Observing the beach: Building climate change resilient coastal communities in Indonesia and Timor-Leste

Sandwatch monitoring by youths in Maldives (©Sandwatch Maldives)

In the past decade, climate change has become one of the most pressing and defining issues facing the planet, especially in small island development states and archipelago countries like Indonesia and Timor-Leste with many small, low-lying islands. Climate experts predict that by 2050 climate change will bring increasingly frequent and severe heat waves and extreme weather events, as well as a rise in sea levels.  Indonesia and Timor Leste, under such circumstances, are expected to experience freshwater shortages, increased flooding in its coastal areas, intense and extreme precipitation, and increased storm damage (IPCC report, 2007).

Besides climate change, at the same time, the coastal areas are threatened by direct pressures, including pollution, destructive fishing and overfishing, and coastal development. In fact, the coastal areas of Indonesia and Timor Leste, part of the Coral Triangle, is recognized as the global centre of marine biodiversity and a global priority for conservation. They are home to highly biodiverse and productive coastal ecosystems which provide significant benefits to people: food security, livelihoods and coastal protection. This makes coastal areas in Indonesia and Timor Leste an important, but vulnerable, asset. Climate change and anthropogenic activities will affect coastal areas disproportionately and render communities living in such areas extremely vulnerable.

Following the successful implementation of an environmental education programme called Sandwatch(1) worldwide, UNESCO Office Jakarta aims to support implementation of Sandwatch in Indonesia and Timor-Leste. The Sandwatch programme will be targeting school students and teachers. Actively involving youth in environmental conservation efforts as well as increasing their involvement in decisions that concern environment and development will enable the country to reduce negative impacts from climate change in the future.

For Sandwatch implementation in Indonesia and Timor Leste, a unique component will be emphasised: local and indigenous knowledge related to coastal zone management and climate change adaptation, also known as traditional ecological knowledge. Such knowledge will highlight the unique and diverse cultures of Indonesia and Timor Leste that are related to the environment. Using traditional knowledge as the basis, scientific research and other information gathered through observations by students can be integrated to provide a model for sustainable development strategies appropriate for specific local contexts in Indonesia and Timor Leste. Both countries are rich in biological and cultural diversity, and many local communities still use their traditional knowledge to conserve the environment around them and to adapt to the changing climate.  Such emphasis on local and indigenous knowledge will lead to development of locally-specific strategies to build climate change resilient communities.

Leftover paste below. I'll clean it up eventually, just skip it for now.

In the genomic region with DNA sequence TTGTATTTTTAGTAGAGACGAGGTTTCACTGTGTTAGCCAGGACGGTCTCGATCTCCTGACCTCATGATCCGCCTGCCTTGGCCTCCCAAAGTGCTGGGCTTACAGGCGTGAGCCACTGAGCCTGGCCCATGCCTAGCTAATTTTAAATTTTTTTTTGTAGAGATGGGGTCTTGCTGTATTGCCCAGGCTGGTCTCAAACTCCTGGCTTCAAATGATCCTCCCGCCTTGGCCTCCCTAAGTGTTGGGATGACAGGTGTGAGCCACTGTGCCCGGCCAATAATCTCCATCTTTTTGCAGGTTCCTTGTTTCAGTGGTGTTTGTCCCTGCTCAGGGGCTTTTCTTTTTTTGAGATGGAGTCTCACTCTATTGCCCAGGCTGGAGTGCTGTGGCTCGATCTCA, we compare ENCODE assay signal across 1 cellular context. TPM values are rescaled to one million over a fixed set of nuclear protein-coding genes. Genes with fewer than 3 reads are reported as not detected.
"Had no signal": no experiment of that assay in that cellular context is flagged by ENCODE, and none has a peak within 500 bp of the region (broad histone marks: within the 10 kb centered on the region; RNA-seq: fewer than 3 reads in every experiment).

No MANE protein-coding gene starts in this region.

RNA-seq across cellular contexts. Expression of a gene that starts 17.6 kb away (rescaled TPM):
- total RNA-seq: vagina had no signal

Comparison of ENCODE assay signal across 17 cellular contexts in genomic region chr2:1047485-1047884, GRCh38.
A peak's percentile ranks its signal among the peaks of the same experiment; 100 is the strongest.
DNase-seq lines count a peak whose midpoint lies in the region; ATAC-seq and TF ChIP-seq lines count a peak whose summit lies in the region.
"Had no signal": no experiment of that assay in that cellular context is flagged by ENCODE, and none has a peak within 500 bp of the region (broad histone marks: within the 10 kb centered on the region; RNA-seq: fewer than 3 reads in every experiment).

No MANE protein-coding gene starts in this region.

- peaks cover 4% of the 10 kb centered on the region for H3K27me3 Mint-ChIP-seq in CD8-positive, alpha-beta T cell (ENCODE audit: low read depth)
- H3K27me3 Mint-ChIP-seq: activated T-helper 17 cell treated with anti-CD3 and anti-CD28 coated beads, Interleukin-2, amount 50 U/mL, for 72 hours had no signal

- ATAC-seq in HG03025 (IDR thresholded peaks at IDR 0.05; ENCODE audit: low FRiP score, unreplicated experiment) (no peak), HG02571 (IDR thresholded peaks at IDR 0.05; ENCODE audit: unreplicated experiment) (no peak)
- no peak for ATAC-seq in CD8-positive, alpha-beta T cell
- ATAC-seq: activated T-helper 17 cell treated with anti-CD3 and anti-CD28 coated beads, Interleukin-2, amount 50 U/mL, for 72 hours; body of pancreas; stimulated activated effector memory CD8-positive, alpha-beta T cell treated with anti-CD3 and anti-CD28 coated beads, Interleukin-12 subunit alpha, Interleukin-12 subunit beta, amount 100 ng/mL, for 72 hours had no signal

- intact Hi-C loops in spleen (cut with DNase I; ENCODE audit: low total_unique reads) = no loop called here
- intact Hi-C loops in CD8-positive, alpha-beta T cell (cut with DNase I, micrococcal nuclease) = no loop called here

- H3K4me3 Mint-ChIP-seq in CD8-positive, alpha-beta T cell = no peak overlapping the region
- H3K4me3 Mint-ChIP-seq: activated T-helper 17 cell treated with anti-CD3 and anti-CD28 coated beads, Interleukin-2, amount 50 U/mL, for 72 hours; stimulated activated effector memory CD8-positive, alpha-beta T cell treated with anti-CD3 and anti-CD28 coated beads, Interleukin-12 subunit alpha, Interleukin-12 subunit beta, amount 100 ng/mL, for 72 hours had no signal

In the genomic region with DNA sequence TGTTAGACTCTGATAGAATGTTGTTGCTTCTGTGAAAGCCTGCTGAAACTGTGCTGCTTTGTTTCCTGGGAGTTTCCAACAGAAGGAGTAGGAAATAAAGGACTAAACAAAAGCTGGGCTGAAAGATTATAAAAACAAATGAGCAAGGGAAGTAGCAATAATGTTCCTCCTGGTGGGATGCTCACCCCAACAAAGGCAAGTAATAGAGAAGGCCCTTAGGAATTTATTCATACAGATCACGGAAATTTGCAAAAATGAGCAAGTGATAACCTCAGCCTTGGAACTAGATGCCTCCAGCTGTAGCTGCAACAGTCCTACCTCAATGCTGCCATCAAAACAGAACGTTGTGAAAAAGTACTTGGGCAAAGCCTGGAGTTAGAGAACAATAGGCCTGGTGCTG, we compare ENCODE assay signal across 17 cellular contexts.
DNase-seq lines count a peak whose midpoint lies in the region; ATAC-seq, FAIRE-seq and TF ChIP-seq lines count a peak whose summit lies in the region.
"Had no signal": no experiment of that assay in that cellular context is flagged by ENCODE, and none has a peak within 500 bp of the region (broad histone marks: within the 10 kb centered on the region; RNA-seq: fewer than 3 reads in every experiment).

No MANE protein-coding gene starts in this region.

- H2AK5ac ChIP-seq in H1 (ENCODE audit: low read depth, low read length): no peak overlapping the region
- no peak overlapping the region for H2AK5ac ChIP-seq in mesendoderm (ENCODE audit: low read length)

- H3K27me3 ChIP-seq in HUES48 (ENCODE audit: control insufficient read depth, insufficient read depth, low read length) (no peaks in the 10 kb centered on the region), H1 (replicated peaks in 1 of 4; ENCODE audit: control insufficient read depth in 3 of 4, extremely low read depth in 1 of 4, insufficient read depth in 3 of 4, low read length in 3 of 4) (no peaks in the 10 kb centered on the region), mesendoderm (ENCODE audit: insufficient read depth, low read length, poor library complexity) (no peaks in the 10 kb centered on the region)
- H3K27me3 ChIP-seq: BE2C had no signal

A flyer on Sandwatch in Bahasa Indonesia has been prepared by UNESCO Office Jakarta, which is adapted from the Sandwatch manual, to provide an overview to teachers and students about the Sandwatch. The flyer can be used in Malay speaking countries such as Indonesia, Timor-Leste and Malaysia.

In Indonesia, UNESCO Office Jakarta is working closely with local NGOs in each pilot site to facilitate Sandwatch implementation in their area. The first training for teachers and students from 3 schools in Wangi-wangi Island will be held on 11-12 December 2012, organized by UNESCO Office Jakarta and FOCIL Indonesia Foundation.

UNESCO office Jakarta also welcomes participation of school teachers and students to implement Sandwatch in their school. Please read “Join Sandwatch!” news for more information.





(1) Initially a Caribbean regional initiative, Sandwatch is an international programme supported by UNESCO and implemented in Africa, Asia, Europe and islands in the Caribbean, Pacific and Indian Oceans.  It is a successful environmental education programme where children, youth and adults work together to scientifically monitor and critically evaluate problems and conflicts facing their coastal environments.  Activities are then designed and implemented to address some of those issues identified, which leads to enhancement of the coastal environment and building of resilience to climate change.  For more information: click here and http://www.sandwatch.ca/

Back to top